The Armenian Genocide and Beyond: The Road to Deir al-Zor
The National Interest has published an article titled “Armenian Genocide and Beyond: The Road to Deir al-Zor,” in which author Benny Morris refers to the Armenian Genocide, the comemoration of its centennial, Turkey’s move to mark Gallipoli anniversary on April 24. Below is an excerpt form the article:
This year Turkey moved its Gallipoli anniversary commemoration, traditionally marked on April 25—the day the Allies landed on the peninsula just west of Istanbul—to April 24. April 24, of course, is the day on which Armenians around the world have traditionally commemorated the slaughter of their forefathers by the Ottoman Turkish government. That day, in 1915, the police in Constantinople rounded up some 250 Armenian leaders for deportation and death. This act was followed by systematic mass deportations and massacres.
This year was the centenary of both World War I events. President Recep Tayyip Erdogan, with his wonted crudity and cynicism, moved the Gallipoli remembrance by a day in order to overshadow the Armenian commemoration and divert international attention away from the Turks’ crime against humanity, considered by most historians to be the first genocide of the twentieth century.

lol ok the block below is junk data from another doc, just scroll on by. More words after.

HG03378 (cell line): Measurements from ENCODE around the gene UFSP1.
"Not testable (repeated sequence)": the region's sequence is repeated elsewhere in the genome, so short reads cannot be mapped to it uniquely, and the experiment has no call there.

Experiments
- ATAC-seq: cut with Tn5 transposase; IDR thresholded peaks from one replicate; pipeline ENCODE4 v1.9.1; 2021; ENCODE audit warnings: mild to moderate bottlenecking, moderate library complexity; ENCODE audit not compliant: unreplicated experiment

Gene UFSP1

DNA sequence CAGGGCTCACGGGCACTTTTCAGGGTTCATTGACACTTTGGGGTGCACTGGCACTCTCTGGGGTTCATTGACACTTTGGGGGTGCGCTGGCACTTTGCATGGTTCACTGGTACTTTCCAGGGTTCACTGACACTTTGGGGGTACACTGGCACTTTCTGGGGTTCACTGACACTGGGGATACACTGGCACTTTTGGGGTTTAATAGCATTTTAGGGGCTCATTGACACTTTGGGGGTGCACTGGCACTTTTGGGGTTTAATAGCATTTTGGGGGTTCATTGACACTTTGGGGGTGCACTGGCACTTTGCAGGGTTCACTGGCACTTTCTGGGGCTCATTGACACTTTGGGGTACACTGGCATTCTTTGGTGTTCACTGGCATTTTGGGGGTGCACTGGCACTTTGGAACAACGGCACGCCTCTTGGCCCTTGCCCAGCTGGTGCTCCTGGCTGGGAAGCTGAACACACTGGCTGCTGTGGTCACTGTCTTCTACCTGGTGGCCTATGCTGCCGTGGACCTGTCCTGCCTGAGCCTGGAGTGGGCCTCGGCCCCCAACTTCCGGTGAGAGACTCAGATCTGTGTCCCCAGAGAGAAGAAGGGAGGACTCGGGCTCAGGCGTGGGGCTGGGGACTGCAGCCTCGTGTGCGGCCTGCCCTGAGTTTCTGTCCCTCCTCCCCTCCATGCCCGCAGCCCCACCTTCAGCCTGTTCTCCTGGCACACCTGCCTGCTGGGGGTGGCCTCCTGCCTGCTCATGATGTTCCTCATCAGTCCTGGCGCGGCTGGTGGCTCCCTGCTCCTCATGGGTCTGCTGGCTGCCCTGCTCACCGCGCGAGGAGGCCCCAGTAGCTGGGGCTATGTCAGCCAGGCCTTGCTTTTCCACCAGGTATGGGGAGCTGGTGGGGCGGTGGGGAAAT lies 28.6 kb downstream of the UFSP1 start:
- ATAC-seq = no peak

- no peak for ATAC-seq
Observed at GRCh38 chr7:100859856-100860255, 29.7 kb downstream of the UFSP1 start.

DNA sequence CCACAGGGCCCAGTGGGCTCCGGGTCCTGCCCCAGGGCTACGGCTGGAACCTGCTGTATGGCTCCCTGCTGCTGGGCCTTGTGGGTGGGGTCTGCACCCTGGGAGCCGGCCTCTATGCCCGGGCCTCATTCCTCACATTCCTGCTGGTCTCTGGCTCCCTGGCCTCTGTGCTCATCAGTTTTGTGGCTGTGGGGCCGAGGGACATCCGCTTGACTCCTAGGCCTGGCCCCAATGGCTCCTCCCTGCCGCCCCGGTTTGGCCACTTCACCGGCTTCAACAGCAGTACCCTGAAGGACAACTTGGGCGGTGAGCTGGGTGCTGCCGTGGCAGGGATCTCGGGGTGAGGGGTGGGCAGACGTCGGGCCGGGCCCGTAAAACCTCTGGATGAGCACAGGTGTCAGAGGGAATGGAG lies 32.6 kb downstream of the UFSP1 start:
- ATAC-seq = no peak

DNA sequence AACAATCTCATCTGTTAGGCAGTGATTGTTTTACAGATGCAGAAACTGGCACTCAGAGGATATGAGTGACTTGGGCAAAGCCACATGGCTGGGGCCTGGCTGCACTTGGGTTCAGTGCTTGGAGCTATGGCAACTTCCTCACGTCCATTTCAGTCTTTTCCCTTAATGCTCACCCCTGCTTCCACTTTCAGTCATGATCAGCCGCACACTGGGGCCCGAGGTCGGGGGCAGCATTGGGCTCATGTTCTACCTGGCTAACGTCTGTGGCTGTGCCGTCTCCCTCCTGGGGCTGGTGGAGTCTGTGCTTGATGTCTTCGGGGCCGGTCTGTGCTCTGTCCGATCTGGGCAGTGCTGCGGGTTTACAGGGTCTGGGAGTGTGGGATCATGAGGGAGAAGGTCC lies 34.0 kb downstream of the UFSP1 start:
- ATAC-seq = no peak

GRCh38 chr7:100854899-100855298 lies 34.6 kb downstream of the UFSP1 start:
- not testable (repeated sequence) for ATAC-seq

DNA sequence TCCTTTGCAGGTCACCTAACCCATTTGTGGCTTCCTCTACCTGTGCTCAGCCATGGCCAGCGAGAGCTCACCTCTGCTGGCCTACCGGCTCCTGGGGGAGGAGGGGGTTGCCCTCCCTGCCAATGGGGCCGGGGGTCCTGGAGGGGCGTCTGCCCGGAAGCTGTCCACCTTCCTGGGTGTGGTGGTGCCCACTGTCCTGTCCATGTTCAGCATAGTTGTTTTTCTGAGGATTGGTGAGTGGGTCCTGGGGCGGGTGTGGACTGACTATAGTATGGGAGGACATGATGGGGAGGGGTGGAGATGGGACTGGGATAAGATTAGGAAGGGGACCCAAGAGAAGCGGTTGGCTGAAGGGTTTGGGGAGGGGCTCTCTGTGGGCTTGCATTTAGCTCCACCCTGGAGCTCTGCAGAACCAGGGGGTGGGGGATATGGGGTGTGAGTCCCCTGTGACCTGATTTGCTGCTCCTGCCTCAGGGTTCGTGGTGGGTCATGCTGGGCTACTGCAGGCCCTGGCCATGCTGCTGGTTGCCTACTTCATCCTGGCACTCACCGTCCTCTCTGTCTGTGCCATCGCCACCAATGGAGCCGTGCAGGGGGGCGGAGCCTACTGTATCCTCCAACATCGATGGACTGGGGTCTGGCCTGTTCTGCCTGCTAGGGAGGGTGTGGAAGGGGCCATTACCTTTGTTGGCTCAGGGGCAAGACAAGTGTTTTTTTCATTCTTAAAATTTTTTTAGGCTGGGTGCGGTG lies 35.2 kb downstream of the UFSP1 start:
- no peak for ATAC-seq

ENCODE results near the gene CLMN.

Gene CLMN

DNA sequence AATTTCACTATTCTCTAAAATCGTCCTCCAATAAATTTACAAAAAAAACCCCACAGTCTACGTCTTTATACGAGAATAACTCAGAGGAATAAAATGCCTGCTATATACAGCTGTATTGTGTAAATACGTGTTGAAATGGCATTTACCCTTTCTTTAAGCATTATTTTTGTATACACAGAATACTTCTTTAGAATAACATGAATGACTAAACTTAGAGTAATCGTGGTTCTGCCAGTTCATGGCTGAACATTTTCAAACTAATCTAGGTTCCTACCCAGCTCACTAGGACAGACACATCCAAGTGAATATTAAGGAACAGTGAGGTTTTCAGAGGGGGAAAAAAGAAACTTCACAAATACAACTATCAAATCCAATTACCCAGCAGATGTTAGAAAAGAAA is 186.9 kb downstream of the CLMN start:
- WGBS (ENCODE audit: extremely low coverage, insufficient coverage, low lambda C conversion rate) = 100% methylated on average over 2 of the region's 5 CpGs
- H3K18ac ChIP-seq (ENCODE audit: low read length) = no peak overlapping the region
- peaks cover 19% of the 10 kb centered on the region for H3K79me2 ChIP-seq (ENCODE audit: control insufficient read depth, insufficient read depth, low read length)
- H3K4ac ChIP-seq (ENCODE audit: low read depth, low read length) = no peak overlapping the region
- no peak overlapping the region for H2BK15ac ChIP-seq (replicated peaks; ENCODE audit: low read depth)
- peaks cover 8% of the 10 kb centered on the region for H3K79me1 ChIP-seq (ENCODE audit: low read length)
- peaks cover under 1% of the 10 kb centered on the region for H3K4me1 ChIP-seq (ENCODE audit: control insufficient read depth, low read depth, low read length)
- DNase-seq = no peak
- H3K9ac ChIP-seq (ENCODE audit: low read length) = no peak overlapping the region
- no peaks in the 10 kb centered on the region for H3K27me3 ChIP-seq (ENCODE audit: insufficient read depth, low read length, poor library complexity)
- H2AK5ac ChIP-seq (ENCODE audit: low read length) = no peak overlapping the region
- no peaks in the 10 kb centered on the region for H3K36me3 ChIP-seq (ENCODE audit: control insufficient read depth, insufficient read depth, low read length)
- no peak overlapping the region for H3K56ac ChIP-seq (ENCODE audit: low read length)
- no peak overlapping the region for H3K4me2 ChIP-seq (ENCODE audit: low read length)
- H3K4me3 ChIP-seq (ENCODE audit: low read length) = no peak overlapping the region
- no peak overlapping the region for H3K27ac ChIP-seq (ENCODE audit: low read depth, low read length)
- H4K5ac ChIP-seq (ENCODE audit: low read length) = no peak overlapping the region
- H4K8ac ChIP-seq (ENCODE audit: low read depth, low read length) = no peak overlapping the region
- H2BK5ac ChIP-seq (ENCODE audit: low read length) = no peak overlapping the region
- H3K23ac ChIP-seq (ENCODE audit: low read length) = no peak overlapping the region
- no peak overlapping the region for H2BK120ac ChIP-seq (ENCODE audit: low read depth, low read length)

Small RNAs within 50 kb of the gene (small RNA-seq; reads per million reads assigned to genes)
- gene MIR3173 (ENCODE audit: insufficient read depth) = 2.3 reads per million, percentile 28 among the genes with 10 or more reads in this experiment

All Turkish governments since World War I have denied Turkish responsibility for the mass murder and, indeed, have usually denied that it actually took place, explaining that a much smaller number of Armenians had died (much, incidentally, as Mahmoud Abbas, the Palestinian “president,” in his PhD thesis claimed that “only” several hundred thousand Jews had died during the Holocaust). Instead, Turkish governments have claimed that the Armenians, a disloyal people, had rebelled against the country and tried to stab it in the back during the war; that the Armenian victims were the result of clashes between armed rebels and the empire’s security forces; and that, if massacres occurred, they were the doing of overzealous local officials and/or Kurdish tribesmen, rather than a product of the policy of the central government, which had merely ordered the removal of Armenians from war zones.
Few, if any, of the foreign dignitaries who attended Erdogan’s festivities at Gallipoli, including princes Charles and Harry from Great Britain and the prime ministers of Australia and New Zealand, whose troops had participated in the landings on the peninsula, were probably aware of the grim irony that undercut the Turkish celebrations.
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